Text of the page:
Orr is already outside, grabbing a quick smoke before moving on. He can case a house in less than a minute, pausing only briefly to touch an oil painting or squint quickly at a tabletop sculpture. "She had crap paintings marked $330," he grouses, climbing into his van. "She figures, 'OK, it's an oil painting, it's got to be worth at least $100.' It's junk. Today she's selling this garbage for half-price, and tomorrow she'll end up donating it to Goodwill."

A sale around the corner offers more of the same. "It can get nasty sometimes if it's a house full of good stuff," Orr cautions. "There's a notorious picker named Michelle who will trip you to get to a wall sconce."

Picking is highly competitive. "Very few of us are friends. We don't network," Orr says, snorting out a quick laugh. "There are a couple of guys I talk to, we help each other out from time to time. But it takes a long time to form that kind of relationship. There's not a lot of camaraderie."

Despite his success, Orr is haunted by the one that got away: an untitled painting commonly called “Three Wise Men,`” by Pablo Picasso. Orr spotted the painting at an estate sale, but someone else snatched it up before he could get a shot at it. Orr has his own version of the painting and dreams about one day discovering the real thing again.
Jamie Peachey
Despite his success, Orr is haunted by the one that got away: an untitled painting commonly called “Three Wise Men,`” by Pablo Picasso. Orr spotted the painting at an estate sale, but someone else snatched it up before he could get a shot at it. Orr has his own version of the painting and dreams about one day discovering the real thing again.
In better days, Orr didn’t have time to store paintings; they flew off his walls.
Jamie Peachey
In better days, Orr didn’t have time to store paintings; they flew off his walls.

Orr stops his car to let a little girl on a tricycle cross the street. He waves at her as she passes, then points to a sign hanging from a nearby tree. "Yard Sale Every Sunday Beanie Babies," it reads.

"The whole damn world is selling stuff," he says. "They're living the dream, man."

Art dealer Benjamin Storck remembers the moment he suspected pickers might go the way of eight-track tapes and carbon paper.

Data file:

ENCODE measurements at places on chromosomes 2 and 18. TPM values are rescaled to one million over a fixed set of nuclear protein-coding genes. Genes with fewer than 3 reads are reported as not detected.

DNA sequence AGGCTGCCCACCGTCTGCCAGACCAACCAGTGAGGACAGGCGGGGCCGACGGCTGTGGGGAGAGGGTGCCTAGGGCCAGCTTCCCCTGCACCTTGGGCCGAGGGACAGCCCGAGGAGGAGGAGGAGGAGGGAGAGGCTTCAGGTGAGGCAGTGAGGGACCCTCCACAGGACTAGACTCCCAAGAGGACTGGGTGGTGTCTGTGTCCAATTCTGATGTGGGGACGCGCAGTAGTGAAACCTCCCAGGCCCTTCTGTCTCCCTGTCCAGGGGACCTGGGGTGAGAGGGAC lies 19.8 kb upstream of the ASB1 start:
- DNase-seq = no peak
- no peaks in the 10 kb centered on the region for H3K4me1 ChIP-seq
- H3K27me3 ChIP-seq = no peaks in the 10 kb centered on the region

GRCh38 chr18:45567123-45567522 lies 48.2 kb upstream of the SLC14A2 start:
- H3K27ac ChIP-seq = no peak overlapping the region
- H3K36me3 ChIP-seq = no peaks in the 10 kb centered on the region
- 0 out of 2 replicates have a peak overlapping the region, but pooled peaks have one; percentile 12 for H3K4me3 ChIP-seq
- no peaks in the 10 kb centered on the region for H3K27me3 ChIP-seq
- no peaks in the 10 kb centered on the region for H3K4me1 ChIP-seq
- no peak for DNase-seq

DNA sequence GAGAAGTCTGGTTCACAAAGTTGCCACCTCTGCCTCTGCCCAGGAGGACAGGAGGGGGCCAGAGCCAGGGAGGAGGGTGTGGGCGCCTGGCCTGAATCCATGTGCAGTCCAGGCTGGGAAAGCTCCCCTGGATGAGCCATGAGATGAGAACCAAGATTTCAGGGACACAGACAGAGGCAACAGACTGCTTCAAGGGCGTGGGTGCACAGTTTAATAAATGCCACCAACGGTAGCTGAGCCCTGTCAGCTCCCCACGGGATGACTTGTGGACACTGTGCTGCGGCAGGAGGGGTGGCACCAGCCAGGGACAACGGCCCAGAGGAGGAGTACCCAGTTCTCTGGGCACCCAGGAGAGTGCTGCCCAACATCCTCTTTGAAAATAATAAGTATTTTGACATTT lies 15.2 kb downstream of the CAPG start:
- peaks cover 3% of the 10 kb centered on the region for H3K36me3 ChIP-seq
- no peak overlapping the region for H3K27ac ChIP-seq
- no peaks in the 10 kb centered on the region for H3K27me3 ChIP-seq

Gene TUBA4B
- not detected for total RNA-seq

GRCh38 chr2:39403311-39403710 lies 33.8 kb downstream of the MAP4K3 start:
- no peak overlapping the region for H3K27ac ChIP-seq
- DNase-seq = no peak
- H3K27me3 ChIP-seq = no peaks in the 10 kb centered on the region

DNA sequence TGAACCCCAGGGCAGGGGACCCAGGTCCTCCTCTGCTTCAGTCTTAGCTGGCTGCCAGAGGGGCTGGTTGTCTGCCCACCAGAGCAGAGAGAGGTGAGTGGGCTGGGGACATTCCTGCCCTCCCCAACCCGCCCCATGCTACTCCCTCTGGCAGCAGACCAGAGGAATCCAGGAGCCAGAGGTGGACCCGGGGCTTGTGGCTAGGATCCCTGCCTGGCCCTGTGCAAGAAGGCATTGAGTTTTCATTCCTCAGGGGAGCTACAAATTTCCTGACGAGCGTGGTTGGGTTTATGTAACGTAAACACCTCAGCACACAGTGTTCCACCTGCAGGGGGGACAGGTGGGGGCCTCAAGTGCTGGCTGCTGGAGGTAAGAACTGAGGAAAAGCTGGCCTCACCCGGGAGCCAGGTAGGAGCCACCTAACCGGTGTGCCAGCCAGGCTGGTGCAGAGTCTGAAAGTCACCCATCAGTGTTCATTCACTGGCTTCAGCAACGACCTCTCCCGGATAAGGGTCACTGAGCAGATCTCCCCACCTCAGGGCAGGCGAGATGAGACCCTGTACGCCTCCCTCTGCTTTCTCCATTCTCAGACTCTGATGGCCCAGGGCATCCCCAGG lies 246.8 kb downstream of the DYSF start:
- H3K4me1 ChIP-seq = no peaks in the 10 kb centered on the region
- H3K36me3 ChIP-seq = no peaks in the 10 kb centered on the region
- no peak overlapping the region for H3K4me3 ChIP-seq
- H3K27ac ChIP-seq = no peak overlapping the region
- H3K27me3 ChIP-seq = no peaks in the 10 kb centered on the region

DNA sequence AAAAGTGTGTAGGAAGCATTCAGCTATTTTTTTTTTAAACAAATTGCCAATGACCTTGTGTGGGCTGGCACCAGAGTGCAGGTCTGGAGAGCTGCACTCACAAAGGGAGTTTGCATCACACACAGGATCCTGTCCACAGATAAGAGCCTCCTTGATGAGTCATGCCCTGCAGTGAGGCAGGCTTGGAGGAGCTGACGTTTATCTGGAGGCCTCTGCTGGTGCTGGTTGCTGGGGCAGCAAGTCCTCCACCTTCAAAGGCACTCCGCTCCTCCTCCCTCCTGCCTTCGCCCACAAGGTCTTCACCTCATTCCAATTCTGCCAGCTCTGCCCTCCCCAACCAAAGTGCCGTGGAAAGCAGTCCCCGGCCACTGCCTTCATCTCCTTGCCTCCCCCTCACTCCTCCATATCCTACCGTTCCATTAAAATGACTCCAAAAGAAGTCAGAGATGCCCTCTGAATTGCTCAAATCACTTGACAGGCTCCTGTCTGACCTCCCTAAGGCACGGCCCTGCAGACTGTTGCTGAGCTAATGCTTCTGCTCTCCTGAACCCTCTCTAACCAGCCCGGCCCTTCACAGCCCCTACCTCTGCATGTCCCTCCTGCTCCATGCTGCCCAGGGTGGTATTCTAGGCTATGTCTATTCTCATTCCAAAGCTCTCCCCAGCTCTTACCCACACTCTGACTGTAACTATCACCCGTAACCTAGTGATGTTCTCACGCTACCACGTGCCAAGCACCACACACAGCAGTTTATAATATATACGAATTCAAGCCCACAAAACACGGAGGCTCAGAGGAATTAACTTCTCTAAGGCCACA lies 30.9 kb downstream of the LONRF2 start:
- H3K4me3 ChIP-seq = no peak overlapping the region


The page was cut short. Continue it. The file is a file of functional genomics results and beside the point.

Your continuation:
"I was at a smaller store in Palm Springs," says Storck, who operates art and designer furniture galleries in New Jersey and Los Angeles and has been buying from Rick Orr for years. "And when the seller saw that it was me buying things, he told me everything I was interested in was already sold." Shortly after, Storck found the items for sale on the Internet for a higher price. "The seller figured if I wanted them, it was to mark them up for resale. He wanted my markup for himself. It was a very sad 'Aha!' moment."

Orr didn't see the slump coming. "Then one day I got a call from someone selling a Guy Rose painting," he recalls. "I get there and the seller starts pulling out auction records and computer printouts. And he's like, 'The last Guy Rose sold for $50,000, so we want at least that much.'"

Joel Hamilton, owner of Phoenix's Antique Artisan Marketplace, blames Antiques Roadshow, the snoozy public television series in which average Joes are told the value of ephemera from their attics. "In one episode, Doris brings her cuckoo clock to the show, and surprise! It's worth $25,000. And then antique dealers get to spend the next three months explaining that not every cuckoo clock is worth that much. Yours is worth $7."

Hamilton doesn't much like eBay, either. By making rare objects immediately available, the site has decreased the value of pretty much every collectible, while erroneously inflating the price on even worthless junk.

Orr wishes he'd exploited Internet auctions when he had the chance. "I was too old-school about picking," he admits. "There were guys who jumped right on the eBay bandwagon, and now they're doing all their buying and selling on the computer. In their pajamas, man! I tried selling stuff online, but I thought it was a trend."

In fact, it turned out to be the beginning of the end. "Every year got a little worse until there was nothing left," Orr says. "Up until about three years ago, I could still find a $40,000 or $50,000 pick. Two of those a year, all in cash, and I was set. Now even 89-year-old women are computer-savvy, and they're online selling the contents of their basements. And I, to put it politely, am screwed."

Ken Lesko of Cleveland's Kenneth Paul Lesko Galleries is even more polite. "People simply do not care about the death of the American picker," Lesko says. "Well, some dealers care. But by and large, collectors are thrilled that the Internet has made things easier to obtain. What's gone is the kind of knowledge that someone like Rick brings to this business. He could stand across the room from your painting and tell if it was a copy. Can eBay do that for you?"

Lesko, who was himself a picker for 35 years before opening his popular gallery, met Orr in the 1980s on a trip to Phoenix. "He had this little vacuum cleaner shop where he sold antiques and art. I walked in and introduced myself, and he ended up helping me find a rare and valuable Kazimierz Zieleniewski painting that I only recently sold. He's been a great friend—another service eBay can't provide."

Being a good friend doesn't pay the bills. "I've got to start making money again," Orr says. "I can't just keep existing. I need a Plan B."

Actually, Orr has a Plan B, although he's not quick to admit it. He's secretly hoping that the little homemade movie about his life will wind up on the film festival circuit, generate some buzz, and land him some Hollywood dough. Maybe some film mogul will option it and re-shoot it with actors, and Orr can live off royalty checks.

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